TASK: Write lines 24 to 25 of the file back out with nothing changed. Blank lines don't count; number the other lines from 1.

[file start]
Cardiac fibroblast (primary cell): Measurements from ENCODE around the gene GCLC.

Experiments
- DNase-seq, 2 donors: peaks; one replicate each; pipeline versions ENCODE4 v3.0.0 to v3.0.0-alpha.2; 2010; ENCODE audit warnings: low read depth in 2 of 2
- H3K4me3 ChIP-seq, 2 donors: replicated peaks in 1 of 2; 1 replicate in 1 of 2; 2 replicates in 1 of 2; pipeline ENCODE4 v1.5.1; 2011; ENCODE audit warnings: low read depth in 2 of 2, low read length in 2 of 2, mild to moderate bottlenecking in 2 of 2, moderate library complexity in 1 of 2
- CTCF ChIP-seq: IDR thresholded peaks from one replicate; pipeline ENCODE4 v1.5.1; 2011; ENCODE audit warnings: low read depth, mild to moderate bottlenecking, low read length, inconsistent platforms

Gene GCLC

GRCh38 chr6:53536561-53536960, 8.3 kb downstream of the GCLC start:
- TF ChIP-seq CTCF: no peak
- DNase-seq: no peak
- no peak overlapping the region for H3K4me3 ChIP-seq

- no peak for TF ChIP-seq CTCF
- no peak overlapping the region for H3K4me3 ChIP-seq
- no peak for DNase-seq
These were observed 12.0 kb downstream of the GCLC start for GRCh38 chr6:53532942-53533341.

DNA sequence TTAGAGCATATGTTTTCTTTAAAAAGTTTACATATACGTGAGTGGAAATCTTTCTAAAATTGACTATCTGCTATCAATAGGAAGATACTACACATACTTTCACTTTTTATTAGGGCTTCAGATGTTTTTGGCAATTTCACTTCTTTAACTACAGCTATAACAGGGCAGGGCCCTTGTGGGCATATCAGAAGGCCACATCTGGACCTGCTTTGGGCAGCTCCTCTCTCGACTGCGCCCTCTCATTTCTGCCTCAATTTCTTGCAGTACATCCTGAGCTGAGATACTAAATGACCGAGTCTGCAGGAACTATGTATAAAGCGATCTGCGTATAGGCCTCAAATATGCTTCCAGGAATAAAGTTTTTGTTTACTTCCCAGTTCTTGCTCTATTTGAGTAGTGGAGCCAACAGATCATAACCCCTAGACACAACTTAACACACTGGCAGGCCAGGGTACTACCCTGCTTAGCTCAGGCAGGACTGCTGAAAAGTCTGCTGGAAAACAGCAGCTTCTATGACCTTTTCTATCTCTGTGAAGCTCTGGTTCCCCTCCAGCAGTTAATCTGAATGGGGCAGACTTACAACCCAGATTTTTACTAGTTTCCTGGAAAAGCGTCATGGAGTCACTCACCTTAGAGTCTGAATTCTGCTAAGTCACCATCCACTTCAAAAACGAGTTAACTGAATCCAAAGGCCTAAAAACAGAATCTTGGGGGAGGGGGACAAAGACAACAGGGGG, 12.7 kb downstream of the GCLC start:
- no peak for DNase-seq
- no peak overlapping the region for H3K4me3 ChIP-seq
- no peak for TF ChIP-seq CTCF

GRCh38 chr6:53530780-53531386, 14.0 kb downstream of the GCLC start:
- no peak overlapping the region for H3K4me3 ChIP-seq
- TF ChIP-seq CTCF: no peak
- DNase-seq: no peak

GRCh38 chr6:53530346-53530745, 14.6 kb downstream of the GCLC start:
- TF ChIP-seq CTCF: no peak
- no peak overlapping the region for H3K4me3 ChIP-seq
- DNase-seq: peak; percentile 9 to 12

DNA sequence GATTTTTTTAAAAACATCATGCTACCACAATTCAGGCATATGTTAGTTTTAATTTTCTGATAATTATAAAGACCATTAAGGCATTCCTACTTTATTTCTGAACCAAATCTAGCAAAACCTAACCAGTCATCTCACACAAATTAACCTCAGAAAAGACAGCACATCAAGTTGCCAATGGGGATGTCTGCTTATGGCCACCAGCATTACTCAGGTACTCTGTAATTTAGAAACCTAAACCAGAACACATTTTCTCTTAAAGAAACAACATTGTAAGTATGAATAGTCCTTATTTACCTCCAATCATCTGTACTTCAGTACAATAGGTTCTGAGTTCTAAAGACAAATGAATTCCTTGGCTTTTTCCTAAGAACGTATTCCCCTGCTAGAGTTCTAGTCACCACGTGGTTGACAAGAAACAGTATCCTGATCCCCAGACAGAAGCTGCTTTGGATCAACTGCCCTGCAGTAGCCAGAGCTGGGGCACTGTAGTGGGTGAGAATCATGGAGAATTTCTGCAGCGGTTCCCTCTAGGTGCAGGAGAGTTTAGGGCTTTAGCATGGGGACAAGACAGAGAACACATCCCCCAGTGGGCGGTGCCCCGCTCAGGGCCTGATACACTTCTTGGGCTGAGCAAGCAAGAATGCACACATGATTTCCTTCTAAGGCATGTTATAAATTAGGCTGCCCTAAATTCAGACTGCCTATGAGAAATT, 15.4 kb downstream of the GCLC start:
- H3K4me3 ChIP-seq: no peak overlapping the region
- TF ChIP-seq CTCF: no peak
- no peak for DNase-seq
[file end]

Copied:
- TF ChIP-seq CTCF: no peak
- no peak overlapping the region for H3K4me3 ChIP-seq